A Community Devoted to the Preservation and Practice of Celestial Navigation and Other Methods of Traditional Wayfinding
From: George Kaplan
Date: 2020 Sep 19, 11:11 -0700
Hi Frank and others. The folks at USNO (I am an independent consultant to them now) are at the front of the line in being dismayed at the loss of the website. That was imposed from above, about a year ago, by the DoD IT people out of security concerns. In the meantime, an entirely new internal network, much more secure than what we had (but harder to use!) has been put in place and we're all getting used to it. However, the schedule for putting the website back online, which I had hoped would be this fall, is still uncertain. The USNO staff has little to say about all this. And, everybody working from home just makes for more challenges.
Anyway, regarding the USNO celestial navigation data page. Yes, it's a bit of a throwback. It actually comes from the Floppy Almanac, which some of you might remember, that was distributed by USNO between the late 1980s and early 1990s. We were actually using the Floppy Almanac code to generate the plain-text table until the website was pulled offline. (The colors were added by a separate program.) As some of you have noted, there are some oddities that are not part of normal navigational practice. For example, the lower limb was the point of reference for all solar system bodies, which is why the semidiameters of the planets were listed. Also, the phase correction (center of light) for Venus was not included, even though it is included in the Nautical Almanac. That can reach about 0.4' near Venus' superior conjunctions. Some of these oddities kept the code simple -- the original Floppy Almanac had to run in 256k of memory on 1980s-era PCs. Anyway, you can blame me for these peccadillos since I wrote that part of the Floppy Almanac code.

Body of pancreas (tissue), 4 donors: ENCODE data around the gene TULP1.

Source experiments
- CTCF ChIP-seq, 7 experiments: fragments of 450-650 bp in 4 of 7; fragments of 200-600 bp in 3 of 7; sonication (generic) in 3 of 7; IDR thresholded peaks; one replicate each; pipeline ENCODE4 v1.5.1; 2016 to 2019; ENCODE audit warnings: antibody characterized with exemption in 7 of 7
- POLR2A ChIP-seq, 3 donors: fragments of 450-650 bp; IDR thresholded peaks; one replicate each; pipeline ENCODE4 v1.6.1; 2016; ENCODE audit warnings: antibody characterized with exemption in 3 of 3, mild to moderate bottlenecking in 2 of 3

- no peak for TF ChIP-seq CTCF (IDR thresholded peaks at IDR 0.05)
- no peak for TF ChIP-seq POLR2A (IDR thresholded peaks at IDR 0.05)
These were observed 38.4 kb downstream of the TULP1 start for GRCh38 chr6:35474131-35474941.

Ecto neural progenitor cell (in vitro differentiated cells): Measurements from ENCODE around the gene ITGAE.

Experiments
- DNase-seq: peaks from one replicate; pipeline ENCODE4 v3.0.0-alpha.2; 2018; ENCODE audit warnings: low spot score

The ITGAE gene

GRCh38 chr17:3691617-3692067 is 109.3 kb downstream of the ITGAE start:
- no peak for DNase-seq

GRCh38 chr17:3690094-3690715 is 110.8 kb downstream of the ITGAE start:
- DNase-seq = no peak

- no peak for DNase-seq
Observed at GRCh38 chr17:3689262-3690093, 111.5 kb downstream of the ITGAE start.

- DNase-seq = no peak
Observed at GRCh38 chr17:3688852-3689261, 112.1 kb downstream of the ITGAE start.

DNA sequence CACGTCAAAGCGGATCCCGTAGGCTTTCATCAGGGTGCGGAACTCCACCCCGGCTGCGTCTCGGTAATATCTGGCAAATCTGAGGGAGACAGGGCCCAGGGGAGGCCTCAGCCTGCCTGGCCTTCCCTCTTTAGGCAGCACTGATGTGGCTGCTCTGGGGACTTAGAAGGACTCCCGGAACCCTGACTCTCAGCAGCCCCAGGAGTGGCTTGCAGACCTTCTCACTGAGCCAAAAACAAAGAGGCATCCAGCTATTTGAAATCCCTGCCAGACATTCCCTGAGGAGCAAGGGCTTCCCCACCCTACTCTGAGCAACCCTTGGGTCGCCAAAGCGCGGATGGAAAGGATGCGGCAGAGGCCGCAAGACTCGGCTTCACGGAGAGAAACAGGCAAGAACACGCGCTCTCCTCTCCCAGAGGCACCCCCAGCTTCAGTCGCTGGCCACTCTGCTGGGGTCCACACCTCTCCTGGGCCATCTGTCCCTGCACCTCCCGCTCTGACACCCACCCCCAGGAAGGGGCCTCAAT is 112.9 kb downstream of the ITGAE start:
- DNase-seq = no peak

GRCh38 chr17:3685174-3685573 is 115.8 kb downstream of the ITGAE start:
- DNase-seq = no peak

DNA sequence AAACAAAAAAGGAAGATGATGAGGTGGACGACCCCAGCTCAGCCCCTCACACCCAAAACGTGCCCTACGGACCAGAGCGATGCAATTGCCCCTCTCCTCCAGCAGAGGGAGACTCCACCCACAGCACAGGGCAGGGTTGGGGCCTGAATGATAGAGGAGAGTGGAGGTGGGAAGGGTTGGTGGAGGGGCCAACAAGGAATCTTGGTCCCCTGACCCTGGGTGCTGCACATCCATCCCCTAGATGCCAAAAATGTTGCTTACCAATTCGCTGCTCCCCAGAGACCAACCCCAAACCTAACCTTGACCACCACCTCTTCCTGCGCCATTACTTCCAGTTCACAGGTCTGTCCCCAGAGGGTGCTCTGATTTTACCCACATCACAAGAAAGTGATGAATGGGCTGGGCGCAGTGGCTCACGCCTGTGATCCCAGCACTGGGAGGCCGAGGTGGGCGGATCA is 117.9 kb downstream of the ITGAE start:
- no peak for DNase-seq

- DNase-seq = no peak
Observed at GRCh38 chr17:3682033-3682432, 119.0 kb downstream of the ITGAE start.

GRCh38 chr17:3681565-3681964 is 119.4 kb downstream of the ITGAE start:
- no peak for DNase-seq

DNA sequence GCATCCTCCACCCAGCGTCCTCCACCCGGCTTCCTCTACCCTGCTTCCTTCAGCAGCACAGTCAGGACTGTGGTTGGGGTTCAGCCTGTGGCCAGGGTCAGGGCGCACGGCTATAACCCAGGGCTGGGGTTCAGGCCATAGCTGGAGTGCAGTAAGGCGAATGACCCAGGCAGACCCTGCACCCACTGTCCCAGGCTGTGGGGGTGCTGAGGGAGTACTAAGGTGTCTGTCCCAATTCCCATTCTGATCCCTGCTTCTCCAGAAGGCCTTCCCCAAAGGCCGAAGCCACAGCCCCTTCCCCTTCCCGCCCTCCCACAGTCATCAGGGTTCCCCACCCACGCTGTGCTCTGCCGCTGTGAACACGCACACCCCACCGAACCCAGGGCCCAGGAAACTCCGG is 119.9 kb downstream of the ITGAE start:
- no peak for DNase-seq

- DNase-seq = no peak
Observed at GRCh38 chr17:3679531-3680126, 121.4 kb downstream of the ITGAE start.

Frank is to be commended for his work in reproducing the page. As they say, immitation is the sincerest form of flattery!
Right now the folks in the Astronomical Applications Dept. of USNO are replacing the underlying code for the USNO page so that when the website comes back, it will have a new computational basis. I have made a number of suggestions for improvement, and removing the lower limb assumption (and the SD value) for the planets is one of them. Also adding the phase correction for Venus. Thanks for pointing out that Gacrux is the wrong color -- I'll put that in the list of things to do. Maybe we can add a check box for whether the upper or lower limb of the Sun and/or Moon is to be used.
I'll repeat here something that was in the notes for the USNO page: the altitude corrections are computed for the DR position you enter, not your actual position. So there might be small differences, depending on how far from your DR position you are. In other words, the corrrections you would use for an actual sight might be somewhat different from what the page displays.